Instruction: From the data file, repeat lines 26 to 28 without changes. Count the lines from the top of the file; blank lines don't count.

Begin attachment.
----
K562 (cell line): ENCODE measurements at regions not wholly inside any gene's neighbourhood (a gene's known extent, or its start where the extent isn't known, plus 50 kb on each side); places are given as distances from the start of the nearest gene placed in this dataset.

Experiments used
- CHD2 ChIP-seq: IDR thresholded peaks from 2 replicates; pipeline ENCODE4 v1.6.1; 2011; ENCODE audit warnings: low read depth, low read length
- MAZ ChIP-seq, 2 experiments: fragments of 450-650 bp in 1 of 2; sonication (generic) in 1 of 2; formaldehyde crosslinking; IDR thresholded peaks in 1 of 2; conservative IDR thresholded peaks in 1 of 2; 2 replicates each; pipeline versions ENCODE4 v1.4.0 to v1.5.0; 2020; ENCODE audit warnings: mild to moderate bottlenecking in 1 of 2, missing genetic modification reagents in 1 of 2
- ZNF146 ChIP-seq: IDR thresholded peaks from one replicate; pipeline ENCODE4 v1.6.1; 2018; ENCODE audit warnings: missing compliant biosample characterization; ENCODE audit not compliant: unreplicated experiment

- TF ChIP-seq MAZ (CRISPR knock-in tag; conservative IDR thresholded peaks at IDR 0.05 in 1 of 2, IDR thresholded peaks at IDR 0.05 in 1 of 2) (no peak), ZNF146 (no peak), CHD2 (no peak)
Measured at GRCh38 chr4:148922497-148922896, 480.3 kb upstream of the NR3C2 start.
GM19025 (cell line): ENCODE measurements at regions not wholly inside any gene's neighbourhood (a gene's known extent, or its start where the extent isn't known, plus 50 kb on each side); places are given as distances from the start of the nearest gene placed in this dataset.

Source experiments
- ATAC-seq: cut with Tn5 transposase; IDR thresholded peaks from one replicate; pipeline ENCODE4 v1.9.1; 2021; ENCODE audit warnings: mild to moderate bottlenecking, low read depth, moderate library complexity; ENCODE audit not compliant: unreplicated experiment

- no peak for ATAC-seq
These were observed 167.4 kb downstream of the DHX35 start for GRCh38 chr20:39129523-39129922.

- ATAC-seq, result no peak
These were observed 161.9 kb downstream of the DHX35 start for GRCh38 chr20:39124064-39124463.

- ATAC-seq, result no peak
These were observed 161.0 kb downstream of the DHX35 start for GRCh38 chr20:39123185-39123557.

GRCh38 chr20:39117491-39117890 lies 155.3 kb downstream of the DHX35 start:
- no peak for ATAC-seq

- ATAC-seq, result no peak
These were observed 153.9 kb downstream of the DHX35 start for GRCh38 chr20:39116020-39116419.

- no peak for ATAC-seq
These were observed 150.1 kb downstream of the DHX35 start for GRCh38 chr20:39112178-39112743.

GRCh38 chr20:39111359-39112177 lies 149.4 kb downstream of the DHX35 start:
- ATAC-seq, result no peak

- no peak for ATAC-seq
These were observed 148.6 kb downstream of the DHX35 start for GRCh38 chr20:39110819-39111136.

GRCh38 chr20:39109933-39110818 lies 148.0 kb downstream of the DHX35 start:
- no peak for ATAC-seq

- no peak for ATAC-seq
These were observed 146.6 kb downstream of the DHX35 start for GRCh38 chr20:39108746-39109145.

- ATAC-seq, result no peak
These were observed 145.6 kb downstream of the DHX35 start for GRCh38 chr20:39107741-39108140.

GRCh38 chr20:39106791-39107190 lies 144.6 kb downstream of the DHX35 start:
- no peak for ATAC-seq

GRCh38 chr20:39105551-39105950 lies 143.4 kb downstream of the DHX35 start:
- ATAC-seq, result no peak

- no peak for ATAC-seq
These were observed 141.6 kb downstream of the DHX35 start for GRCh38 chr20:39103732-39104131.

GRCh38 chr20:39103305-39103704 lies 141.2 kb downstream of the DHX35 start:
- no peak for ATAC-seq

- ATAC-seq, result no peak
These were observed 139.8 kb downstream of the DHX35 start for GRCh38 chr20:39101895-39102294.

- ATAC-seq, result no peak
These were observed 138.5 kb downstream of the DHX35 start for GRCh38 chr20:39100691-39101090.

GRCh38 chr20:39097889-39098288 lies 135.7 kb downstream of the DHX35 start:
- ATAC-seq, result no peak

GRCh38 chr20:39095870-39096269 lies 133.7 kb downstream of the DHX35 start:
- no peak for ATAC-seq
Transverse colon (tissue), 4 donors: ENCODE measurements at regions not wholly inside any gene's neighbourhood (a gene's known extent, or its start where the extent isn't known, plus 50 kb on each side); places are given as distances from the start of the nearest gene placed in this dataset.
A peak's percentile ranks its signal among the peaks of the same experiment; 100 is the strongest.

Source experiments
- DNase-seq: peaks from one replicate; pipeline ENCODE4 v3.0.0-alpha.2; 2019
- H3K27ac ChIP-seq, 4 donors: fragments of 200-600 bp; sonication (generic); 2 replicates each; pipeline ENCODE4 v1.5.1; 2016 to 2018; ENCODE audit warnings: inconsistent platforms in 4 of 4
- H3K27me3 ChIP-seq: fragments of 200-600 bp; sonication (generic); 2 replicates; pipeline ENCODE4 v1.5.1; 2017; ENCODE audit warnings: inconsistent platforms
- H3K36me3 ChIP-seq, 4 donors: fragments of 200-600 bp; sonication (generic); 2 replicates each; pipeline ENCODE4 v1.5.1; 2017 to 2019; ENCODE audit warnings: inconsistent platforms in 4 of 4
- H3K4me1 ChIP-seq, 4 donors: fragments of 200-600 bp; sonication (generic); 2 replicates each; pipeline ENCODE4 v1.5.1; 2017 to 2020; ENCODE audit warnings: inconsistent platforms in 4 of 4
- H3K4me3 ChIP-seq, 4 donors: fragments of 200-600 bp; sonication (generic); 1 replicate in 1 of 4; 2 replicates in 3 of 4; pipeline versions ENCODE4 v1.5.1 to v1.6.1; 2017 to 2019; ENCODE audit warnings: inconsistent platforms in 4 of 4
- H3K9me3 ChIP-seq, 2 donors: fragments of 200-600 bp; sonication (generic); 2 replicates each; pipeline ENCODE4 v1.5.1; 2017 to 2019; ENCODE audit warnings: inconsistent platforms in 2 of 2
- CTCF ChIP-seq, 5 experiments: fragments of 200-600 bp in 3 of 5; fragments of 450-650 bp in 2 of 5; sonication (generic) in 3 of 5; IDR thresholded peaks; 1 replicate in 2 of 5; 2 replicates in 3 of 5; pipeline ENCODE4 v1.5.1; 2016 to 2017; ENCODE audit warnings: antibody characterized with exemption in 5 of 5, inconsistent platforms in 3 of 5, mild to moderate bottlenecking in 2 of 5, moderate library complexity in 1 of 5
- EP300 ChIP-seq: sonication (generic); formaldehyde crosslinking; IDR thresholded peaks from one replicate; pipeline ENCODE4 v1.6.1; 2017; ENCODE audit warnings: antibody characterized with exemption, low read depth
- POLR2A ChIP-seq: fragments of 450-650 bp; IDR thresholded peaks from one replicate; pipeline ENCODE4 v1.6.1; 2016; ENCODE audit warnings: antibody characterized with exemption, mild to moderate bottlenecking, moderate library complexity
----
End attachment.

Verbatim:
These were observed 148.6 kb downstream of the DHX35 start for GRCh38 chr20:39110819-39111136.

GRCh38 chr20:39109933-39110818 lies 148.0 kb downstream of the DHX35 start:
- no peak for ATAC-seq